Securities Law Daily provides daily coverage of developments in the regulation of federal, state, and international securities and futures trading, with objective coverage of the...
By Richard Hill
July 18 — The CFTC shouldn't expand its clearing requirement by bringing more interest rate contracts under the mandate, the Japanese Bankers Association said.
The Managed Funds Association, however, lauded the Commodity Futures Trading Commission's proposal to require clearing for more contracts.
The CFTC proposed in June to require more interest rate swaps to be cleared (112 SLD, 6/10/16). Currently, only contracts within four classes of interest rate swaps and two classes of credit default swaps are required to be cleared.
JBA cited rising costs associated with clearing, including paying for collateral, in arguing against expanding the mandate. Requiring clearing of certain interest rate products would force market participants to become members of particular clearinghouses or come up with other arrangements, “which undermines efficiency,” it said.
A lack of fully integrated clearing rules around the world makes expanding the clearing requirement inefficient, JBA said. If the CFTC mandates clearing of more swaps, it also should provide exemptions in cases where multiple clearinghouses wouldn't be able to clear a product, JBA said.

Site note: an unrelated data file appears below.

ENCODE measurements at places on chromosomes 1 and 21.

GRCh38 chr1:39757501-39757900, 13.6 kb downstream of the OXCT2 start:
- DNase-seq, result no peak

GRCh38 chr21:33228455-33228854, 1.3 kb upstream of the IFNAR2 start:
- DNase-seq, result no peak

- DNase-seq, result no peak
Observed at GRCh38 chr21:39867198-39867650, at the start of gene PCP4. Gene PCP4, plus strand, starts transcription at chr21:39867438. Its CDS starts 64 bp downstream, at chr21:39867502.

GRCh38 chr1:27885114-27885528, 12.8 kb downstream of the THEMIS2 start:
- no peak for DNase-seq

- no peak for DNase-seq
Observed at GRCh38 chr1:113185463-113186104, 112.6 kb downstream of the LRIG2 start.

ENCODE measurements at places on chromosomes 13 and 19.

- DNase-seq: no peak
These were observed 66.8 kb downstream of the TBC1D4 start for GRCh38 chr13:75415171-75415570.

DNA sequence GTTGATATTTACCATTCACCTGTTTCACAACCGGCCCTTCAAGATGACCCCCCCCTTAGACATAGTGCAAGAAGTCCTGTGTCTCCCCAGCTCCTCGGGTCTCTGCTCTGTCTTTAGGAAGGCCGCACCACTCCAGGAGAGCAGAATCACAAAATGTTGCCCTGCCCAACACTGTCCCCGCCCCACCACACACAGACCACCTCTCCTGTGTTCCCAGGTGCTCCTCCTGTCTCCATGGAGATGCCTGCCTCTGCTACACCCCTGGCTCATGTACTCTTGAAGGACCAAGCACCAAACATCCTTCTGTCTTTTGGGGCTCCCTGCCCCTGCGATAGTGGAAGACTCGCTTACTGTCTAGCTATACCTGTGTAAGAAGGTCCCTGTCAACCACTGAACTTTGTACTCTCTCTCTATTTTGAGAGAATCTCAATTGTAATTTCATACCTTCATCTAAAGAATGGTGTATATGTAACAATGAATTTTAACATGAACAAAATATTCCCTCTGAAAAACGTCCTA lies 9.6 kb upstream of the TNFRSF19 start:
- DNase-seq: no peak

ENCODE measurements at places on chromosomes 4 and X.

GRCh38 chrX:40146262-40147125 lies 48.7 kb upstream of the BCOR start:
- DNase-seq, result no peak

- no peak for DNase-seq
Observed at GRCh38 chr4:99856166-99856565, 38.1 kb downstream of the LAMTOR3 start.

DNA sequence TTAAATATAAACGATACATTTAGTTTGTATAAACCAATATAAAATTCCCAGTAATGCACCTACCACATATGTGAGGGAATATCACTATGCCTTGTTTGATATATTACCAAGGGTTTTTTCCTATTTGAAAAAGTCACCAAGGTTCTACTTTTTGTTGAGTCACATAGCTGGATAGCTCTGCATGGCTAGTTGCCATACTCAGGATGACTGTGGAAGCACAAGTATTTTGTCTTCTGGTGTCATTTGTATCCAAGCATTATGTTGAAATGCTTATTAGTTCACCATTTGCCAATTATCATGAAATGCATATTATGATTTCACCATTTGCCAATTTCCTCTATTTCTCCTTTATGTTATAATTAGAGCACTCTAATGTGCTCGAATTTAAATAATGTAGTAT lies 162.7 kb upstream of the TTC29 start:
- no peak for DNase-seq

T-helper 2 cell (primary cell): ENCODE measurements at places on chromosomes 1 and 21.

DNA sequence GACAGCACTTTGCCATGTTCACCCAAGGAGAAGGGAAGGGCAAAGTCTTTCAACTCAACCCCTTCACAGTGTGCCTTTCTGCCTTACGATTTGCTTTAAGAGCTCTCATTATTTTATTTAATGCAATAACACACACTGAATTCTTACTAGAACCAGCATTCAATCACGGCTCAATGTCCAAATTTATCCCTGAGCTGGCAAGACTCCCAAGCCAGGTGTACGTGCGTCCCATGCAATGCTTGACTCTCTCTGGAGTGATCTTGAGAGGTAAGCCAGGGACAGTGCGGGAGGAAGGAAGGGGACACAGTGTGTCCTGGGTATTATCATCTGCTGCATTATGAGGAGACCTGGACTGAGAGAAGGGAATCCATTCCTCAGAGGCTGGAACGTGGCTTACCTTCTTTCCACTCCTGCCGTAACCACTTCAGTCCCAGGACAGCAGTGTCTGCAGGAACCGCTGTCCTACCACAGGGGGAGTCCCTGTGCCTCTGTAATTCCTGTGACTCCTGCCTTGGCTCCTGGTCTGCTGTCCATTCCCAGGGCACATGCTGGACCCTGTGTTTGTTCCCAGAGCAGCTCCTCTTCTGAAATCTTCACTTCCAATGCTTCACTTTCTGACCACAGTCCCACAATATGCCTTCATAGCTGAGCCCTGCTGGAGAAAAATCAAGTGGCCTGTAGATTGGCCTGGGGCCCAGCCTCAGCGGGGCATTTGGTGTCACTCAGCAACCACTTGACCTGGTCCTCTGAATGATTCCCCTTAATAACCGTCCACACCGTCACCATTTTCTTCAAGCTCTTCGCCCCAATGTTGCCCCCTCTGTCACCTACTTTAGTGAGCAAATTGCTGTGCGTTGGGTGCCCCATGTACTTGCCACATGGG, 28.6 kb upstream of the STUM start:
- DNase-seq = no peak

Expanding mandatory clearing would increase transparency, enhance market integrity and oversight and improve competition, MFA said July 18. More mandatory clearing would allow market participants to trade with a wider range of counterparties, it said.
MFA also agreed with the CFTC that expanding mandatory clearing to the interest rate contracts will better align U.S. rules with the rest of the world.
The CFTC said in proposing the rule that the requirement would put its rules more in step with those in Australia, Canada, the European Union, Hong Kong, Mexico and Singapore.
The International Swaps and Derivatives Association praised the proposal July 18 and urged the CFTC to harmonize the timing of mandatory clearing with other jurisdictions. Such timing would be consistent “with maximizing liquidity and reducing risk,” it said.
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